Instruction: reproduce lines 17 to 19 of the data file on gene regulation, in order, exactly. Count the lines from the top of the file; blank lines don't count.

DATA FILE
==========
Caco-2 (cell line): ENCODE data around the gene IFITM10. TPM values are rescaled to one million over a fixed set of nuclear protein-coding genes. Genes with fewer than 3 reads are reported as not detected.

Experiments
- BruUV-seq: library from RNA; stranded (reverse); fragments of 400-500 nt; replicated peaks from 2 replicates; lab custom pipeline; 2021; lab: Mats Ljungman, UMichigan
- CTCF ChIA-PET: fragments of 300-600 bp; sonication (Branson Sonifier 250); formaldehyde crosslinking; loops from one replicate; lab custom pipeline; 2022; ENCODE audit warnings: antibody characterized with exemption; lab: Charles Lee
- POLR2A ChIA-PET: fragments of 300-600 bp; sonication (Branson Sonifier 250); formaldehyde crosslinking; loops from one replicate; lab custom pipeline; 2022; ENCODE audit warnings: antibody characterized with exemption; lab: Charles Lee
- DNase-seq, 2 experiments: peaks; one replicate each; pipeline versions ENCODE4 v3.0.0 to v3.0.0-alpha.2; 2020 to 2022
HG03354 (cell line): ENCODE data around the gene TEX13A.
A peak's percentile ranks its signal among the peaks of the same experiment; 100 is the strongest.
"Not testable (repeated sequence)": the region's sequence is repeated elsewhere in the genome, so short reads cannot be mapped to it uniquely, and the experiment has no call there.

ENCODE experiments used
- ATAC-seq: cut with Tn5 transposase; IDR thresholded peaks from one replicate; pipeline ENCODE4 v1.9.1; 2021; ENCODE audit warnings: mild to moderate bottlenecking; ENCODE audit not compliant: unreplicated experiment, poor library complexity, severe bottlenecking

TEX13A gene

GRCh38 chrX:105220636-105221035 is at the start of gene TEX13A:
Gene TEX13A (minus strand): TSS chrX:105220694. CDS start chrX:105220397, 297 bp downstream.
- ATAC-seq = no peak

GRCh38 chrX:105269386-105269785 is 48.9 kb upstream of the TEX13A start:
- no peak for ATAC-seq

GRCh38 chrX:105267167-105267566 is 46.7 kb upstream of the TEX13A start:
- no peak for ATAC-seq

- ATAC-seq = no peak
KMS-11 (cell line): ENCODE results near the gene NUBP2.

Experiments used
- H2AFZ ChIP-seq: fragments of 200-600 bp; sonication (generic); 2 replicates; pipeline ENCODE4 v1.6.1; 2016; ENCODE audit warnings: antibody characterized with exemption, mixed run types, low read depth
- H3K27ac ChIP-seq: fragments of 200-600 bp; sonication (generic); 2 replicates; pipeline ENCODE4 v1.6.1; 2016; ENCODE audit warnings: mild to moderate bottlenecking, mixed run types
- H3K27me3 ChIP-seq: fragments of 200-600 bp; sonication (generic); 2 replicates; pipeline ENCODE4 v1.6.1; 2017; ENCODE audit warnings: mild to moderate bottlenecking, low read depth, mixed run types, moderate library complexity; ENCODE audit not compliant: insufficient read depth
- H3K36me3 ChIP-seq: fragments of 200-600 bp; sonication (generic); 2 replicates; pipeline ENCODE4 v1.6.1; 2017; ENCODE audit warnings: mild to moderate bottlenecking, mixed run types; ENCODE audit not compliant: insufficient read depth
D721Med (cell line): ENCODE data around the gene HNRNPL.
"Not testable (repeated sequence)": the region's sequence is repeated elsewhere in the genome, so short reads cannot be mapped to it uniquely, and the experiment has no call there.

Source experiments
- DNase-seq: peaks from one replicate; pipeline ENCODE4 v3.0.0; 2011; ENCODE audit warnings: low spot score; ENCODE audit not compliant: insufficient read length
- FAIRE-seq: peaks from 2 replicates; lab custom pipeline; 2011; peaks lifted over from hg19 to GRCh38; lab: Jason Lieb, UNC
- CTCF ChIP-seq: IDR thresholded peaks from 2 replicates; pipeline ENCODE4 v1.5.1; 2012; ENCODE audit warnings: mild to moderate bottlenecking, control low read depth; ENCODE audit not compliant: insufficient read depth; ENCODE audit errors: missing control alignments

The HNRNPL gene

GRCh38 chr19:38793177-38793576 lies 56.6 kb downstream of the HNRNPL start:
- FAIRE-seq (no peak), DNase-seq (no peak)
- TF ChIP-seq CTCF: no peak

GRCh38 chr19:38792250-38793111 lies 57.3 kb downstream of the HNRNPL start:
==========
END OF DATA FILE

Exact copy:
- no peak for ATAC-seq

GRCh38 chrX:105267167-105267566 is 46.7 kb upstream of the TEX13A start:
- no peak for ATAC-seq